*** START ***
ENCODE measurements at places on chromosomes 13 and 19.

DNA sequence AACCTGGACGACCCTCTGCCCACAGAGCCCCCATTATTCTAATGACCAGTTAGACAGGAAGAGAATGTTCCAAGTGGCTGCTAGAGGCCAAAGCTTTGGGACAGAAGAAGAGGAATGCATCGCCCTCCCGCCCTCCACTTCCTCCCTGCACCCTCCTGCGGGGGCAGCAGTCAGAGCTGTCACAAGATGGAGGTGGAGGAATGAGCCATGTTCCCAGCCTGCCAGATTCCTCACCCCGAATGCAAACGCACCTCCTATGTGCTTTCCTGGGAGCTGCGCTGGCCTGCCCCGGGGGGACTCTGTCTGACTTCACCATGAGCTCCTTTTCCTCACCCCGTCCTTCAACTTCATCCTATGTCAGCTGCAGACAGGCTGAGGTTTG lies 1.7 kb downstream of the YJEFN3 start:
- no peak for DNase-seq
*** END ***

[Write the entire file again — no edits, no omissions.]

ENCODE measurements at places on chromosomes 13 and 19.

DNA sequence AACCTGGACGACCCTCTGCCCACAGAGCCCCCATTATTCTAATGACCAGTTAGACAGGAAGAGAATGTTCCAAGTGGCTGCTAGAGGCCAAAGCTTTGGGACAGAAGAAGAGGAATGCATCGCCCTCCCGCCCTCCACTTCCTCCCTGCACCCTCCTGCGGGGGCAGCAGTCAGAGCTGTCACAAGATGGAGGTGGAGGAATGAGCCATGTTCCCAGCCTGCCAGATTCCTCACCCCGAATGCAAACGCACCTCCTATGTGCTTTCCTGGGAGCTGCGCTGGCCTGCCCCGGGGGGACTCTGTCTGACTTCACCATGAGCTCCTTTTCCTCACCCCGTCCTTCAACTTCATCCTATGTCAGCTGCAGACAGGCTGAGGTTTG lies 1.7 kb downstream of the YJEFN3 start:
- no peak for DNase-seq